Talking about character–Trace of Magic

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Hello Everyone! I’m so glad to be back. I’ve missed you all. Okay, really I’ve been reading and lurking, so I’ve been here, but I did miss getting a chance to talk and visit with you.

 

I’ve been busy with a lot of projects, but the one I’m here to talk about today is titled Trace of Magic. I’ve been describing it as an alternate-history, urban-fantasy, noir, romance thing. You might ask what that means. It’s set in a never-existed Colorado. Diamond City sits on the ege of an ancient prehistoric volcano where the diamond mining outpaces that in South Africa. The town is largely run by competing magical mafias (called Tyets), who are in the middle of a major turf war. Riley Hollis is my main character.

 

obligatory and updated author photo

obligatory and updated author photo

I love Riley. I had such fun writing her. In fact I’m still having fun, as I am in the middle of writing the sequel. When I was writing Trace of Magic, it was one of those gift books that rolls out of my brain to my fingertips and into the computer like a waterfall. I had to write faster to keep up. I admit I laughed a lot while writing it (sometimes it was more of a cackle—I haven’t given up character torture in any way, shape, or form.)

 

The thing that I enjoyed most about Riley was that she’s not super anything. She’s got a very special magical skill that is much stronger than anybody else, but it’s sort of a passive magic in many ways. She can track people, even dead people, and she can create powerful nulls which nullify other people’s magics, but she’s not your basic kick-ass, take names hero like my character Max is in my Horngate Witches series. She’s got to solve things in a more normal way, and she has to worry about getting killed, maimed, kidnapped, and everything else along the way.

 

In this book, Riley ends up taking on the magical mafia with the unwanted help of a corrupt cop (who works for one faction of the mafia). Her almost-brother-in-law is kidnapped, and she has to try to find him. I think what made Riley so fun to write is that she’s stubborn, she’s well-aware of the dangers and she deals with those dangers with snarky attitude—in other words, she’s scared down to her toes, but she’s going to laugh about it and fake courage because she has no choice, and at least if she’s laughing, she’s not huddled in a corner gibbering in fear.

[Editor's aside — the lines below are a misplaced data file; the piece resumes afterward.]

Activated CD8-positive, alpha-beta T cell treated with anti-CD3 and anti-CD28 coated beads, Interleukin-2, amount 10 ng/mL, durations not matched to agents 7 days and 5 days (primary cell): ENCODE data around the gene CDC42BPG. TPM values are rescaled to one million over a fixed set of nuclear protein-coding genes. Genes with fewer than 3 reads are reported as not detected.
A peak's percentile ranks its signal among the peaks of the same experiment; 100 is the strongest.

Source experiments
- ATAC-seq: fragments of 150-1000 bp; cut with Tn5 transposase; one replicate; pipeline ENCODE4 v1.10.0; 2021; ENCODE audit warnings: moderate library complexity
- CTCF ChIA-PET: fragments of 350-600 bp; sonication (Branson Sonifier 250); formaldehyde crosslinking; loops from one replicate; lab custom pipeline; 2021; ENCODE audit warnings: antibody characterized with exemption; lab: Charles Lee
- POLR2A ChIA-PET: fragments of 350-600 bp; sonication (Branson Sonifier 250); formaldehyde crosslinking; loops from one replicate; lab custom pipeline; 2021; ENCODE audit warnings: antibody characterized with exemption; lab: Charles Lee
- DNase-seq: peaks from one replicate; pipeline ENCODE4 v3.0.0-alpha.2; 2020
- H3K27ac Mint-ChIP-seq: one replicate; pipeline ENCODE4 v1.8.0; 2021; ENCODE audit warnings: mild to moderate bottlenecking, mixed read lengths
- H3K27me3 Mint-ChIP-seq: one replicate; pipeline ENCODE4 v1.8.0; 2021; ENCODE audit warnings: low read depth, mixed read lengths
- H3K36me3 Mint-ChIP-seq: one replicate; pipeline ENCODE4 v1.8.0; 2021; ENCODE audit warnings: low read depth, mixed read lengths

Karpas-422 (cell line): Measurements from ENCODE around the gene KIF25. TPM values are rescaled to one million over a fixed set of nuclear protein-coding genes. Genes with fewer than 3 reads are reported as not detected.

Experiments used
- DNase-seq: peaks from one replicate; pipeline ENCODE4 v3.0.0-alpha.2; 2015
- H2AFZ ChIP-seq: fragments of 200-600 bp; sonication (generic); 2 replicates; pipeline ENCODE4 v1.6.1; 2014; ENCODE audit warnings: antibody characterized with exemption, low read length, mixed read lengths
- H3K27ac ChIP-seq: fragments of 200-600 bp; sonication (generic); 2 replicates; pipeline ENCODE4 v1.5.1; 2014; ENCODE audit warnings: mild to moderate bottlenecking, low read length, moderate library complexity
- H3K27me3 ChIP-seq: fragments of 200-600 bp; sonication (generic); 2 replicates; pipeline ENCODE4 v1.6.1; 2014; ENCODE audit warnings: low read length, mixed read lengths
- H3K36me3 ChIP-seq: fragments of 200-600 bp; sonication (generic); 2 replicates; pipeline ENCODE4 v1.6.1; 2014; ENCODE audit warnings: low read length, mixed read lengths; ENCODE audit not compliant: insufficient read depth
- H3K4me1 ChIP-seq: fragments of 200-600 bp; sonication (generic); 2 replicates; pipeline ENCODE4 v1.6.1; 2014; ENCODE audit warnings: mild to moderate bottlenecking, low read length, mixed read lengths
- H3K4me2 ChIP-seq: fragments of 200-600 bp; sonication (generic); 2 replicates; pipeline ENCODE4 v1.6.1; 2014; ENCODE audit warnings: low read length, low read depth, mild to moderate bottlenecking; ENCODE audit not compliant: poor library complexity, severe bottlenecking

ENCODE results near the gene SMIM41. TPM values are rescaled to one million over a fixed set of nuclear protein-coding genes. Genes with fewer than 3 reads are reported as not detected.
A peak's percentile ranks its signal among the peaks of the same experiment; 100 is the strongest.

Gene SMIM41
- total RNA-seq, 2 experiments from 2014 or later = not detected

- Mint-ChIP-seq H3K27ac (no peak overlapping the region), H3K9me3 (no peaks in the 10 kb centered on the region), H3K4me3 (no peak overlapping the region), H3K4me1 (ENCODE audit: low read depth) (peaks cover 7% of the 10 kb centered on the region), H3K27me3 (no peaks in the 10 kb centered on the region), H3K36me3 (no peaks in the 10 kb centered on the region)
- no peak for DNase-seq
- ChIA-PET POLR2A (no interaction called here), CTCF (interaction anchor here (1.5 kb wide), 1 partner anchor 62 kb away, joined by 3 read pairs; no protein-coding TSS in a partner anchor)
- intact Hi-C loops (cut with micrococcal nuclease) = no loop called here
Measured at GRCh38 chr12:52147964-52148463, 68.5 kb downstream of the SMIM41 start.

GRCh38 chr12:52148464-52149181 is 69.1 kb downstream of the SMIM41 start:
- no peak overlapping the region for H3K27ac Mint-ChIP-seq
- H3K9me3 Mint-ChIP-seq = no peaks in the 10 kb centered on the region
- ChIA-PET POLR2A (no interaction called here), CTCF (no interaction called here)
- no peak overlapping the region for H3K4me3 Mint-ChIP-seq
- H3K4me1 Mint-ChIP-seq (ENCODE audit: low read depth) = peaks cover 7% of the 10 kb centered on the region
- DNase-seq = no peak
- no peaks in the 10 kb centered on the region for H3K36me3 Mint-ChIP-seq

This is the first book I’ve written in first person. That’s a challenge, but also a lot of fun, because the immediacy of the voice and character make for some wonderful scenes. Our own Faith Hunter tells me it’s the best thing I’ve ever written, and Romantic Times gave it their Top Pick, which is really exciting. I don’t have a cover yet (well I do, but not permission to share, so maybe next week). So instead of a cover to tantalize, I’ll leave you with the following scene to introduce you to Riley. I hope you enjoy:

 

A shape loomed over me suddenly, and Clay Price slid into the seat opposite me. My mouth dropped open. As far as I knew, he’d never evenset foot in the diner before.

 

“What do you want?”

 

He slid my coffee out of my hand and took a sip, then eyed it in surprise. “That’s good,” he said.

 

“Not to mention it’s mine,” I said, eyeing him balefully. It was the best coffee in town, though I’d not yet creamed and sugared it to suit my taste buds. He seemed to like his black.